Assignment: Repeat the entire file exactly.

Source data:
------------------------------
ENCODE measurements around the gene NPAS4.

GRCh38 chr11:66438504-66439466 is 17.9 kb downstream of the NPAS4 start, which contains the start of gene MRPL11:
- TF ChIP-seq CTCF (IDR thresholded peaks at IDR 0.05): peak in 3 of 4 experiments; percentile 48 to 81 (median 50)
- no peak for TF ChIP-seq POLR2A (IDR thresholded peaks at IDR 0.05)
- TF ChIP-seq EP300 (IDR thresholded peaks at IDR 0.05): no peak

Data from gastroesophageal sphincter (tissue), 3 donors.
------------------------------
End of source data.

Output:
ENCODE measurements around the gene NPAS4.

GRCh38 chr11:66438504-66439466 is 17.9 kb downstream of the NPAS4 start, which contains the start of gene MRPL11:
- TF ChIP-seq CTCF (IDR thresholded peaks at IDR 0.05): peak in 3 of 4 experiments; percentile 48 to 81 (median 50)
- no peak for TF ChIP-seq POLR2A (IDR thresholded peaks at IDR 0.05)
- TF ChIP-seq EP300 (IDR thresholded peaks at IDR 0.05): no peak

Data from gastroesophageal sphincter (tissue), 3 donors.